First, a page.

However, in addition there are other great features such as a viewer, where you can quickly view your fully rendered scene with shaders and textures turned on - or turn on and off practically every aspect of shading and model, as well as control elements such as skeletons. The viewer also accepts all channel inputs in the scene such as controllers and any device supported by Motionbuilder - which are many. This allows you to puppeteer in real time without the need to launch the overhead of Motionbuilder on your system. And again, it's free.

 

So as I've mentioned, open an ascii .fbx file (the converter installs with several sample scenes) and you'll see how vast the support of scene elements are - as well as how easy it is to read and edit. Editing FBX files in past productions has saved me countless hours of work as well as being able to script repetitive edits - and has allowed me to do things I could do in my 3D software application itself. Well worth checking out.

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Yea, looks good.  I am done for the day for the east coast.  In my efforts to get the next version of the Blender exporters ready for production, this was out of my consciousness.  I usually know shortly what to do after working on something else for a while (power nap, when really tight for time).  Figured out I should be able find at least one .bvh using cmu skeleton with no translation baked into vertices.

  1.  I can load it with makewalk,
  2. then delete the meshes.  
  3. Export into binary .fbx.

Was then going to ask you if you could convert to ascii.  Looks like I can do it myself.  Thanks.  I have both Mac & Linux machines.  One should work.

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Thanks for all of your work on the exporter. The whole community including me uses it almost everyday. I'm with you - my brain fries at a some point each day - I don't know how you put so much effort into this after other work (I assume).

 

I hope you find some good info and usage from the .fbx format - definately worth looking at, since it holds so much scene info and is compatible across so many platforms.

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Hi @dbawel and thank you for all the time you are devoting to me!
Regarding your question:
 
1.Yes, the server Kinect (github: https://github.com/wouterverweirder/kinect2) uses exactly WebSocketIO.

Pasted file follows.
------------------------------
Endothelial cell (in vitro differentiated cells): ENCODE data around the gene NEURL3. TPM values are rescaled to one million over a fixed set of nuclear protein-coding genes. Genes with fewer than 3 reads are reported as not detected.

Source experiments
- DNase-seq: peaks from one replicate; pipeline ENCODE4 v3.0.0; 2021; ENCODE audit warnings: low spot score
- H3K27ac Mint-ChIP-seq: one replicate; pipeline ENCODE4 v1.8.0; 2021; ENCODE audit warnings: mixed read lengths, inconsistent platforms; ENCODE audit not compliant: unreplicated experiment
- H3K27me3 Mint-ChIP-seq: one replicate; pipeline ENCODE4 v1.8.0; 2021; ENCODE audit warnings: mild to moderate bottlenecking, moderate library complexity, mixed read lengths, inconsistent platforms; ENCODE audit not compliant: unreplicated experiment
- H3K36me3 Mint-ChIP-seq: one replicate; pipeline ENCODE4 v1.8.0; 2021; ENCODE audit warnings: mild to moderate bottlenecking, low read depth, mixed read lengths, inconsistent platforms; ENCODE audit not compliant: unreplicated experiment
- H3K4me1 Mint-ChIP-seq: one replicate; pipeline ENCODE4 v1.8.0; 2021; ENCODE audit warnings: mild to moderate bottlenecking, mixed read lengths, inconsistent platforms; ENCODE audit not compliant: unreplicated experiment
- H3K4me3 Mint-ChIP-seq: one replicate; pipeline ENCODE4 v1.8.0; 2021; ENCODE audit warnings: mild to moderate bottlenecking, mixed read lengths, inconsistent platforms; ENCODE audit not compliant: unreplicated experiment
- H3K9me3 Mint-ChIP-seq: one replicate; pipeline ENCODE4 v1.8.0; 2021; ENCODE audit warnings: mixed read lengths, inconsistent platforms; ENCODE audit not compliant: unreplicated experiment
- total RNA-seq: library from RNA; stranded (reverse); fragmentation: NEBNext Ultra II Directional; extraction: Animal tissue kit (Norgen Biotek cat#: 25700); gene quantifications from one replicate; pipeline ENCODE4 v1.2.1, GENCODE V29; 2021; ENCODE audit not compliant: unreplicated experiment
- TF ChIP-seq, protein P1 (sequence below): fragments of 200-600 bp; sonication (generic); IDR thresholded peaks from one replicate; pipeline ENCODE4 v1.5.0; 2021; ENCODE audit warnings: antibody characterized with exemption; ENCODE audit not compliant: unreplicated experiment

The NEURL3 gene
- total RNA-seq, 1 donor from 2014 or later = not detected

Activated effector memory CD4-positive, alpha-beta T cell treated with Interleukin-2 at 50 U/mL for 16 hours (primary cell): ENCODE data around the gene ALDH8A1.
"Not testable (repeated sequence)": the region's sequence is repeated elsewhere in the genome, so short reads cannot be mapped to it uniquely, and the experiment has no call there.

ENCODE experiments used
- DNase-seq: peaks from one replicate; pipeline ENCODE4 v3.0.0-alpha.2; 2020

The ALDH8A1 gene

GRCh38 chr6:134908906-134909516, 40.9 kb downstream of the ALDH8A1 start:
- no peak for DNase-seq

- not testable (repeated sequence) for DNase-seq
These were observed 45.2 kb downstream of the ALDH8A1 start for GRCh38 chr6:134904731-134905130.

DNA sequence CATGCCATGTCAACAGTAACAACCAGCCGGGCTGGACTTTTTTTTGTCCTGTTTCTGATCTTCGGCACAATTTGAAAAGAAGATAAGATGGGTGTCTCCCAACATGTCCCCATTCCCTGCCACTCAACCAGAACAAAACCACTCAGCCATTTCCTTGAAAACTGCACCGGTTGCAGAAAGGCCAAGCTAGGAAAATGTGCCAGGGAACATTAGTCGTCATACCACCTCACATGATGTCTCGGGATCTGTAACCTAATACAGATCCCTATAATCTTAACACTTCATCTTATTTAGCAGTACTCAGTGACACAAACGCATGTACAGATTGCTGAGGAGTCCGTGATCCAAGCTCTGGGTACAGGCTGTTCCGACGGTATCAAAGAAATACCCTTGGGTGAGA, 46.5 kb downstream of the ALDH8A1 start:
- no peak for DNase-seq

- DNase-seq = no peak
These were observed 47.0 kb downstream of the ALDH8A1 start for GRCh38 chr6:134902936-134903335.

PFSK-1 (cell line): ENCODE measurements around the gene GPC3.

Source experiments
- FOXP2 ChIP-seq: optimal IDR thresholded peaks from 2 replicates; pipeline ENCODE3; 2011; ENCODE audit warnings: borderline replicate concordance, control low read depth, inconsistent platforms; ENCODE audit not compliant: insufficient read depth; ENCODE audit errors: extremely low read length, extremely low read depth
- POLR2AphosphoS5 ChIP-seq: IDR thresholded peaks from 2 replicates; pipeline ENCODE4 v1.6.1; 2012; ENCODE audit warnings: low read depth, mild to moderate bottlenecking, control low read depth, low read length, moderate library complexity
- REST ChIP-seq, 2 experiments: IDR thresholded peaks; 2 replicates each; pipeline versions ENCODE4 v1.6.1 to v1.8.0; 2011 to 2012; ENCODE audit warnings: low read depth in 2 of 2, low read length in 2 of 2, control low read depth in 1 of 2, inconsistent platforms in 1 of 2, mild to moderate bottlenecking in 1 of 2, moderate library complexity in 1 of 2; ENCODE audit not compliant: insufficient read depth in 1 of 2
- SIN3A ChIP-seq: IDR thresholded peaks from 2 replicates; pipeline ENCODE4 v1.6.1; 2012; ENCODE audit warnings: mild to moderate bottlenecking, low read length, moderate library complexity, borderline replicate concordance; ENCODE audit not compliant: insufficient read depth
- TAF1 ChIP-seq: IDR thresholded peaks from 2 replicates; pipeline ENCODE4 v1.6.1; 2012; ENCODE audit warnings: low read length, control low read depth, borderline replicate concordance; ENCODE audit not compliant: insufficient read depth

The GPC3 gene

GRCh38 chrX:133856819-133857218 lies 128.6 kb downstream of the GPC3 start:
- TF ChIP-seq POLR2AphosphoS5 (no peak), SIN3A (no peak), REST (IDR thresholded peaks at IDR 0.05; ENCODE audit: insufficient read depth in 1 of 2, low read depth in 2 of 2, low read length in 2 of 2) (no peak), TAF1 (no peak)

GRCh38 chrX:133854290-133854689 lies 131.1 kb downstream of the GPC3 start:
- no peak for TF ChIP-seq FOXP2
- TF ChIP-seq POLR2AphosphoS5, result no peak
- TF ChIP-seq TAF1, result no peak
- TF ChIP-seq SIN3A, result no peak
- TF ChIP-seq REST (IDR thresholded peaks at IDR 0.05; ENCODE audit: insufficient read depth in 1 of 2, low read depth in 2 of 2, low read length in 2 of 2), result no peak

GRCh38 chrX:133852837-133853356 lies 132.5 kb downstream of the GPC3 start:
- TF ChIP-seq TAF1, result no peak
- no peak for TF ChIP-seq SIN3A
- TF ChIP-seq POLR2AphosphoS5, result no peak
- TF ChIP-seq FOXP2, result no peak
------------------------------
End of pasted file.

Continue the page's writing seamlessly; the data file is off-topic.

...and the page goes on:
The server does not have all the features of the Kinect SDK native (eg missing the status of joint), but I can easily make changes.
 
The server sends the following types of frame:
Kinect2.FrameType = {        none				: 0,        infrared			: 0x2, //Not Implemented Yet	longExposureInfrared		: 0x4, //Not Implemented Yet	depth				: 0x8,	bodyIndex			: 0x10, //Not Implemented Yet	body				: 0x20,	audio				: 0x40, //Not Implemented Yet	bodyIndexColor			: 0x80,	bodyIndexDepth			: 0x10, //Same as BodyIndex	bodyIndexInfrared		: 0x100, //Not Implemented Yet	bodyIndexLongExposureInfrared	: 0x200, //Not Implemented Yet	rawDepth			: 0x400,	depthColor			: 0x800};
 
In particular the structure of the frame-type body (and all its components):
//bodyFramebodies: Array[6];floorClipPlane: Quaternion;//body objectbodyIndex: int;joints: Array[25];leftHandState: int;rightHandState: int;tracked: bool;trackingId: int;//joint objectcameraX: double;cameraY: double;cameraZ: double;coloX: double;colorY: double;depthX: double;depthY: double;orientationX: double;orientationY: double;orientationZ: double;orientationW: double;
Currently I just memorize (orientationX, orientationY, orientationZ, orientationW) of each joint.
 
2. Avatar that I use is a native of blender (http://blog.machinimatrix.org/avatar-workbench/) and the initial pose coincides (luckily) with the one you described.
avatar_BJS.png
 
I think I understand in outline the process that you have explained, now I have to study it thoroughly.
Just one thing,

 

 

Next step - create boxes (cubes) at the center of each bone of your target skeleton. 

Taking as an example the forearms, saying "at the center of each bone" you mean that the cube should be placed between the elbow and wrist, or exactly in the corresponding joint (in the case of the Kinect in the wrist)?

 
In my ignorance I thought was enough to read the orientation of the joint kinect and add it (with brute force hahaha) to the bone corresponding with the necessary corrections to the rotation.
Undoubtledly follow your advice.
 
Thank you so much, I will keep you updated in the coming days!! I owe you a  lot of coffee :D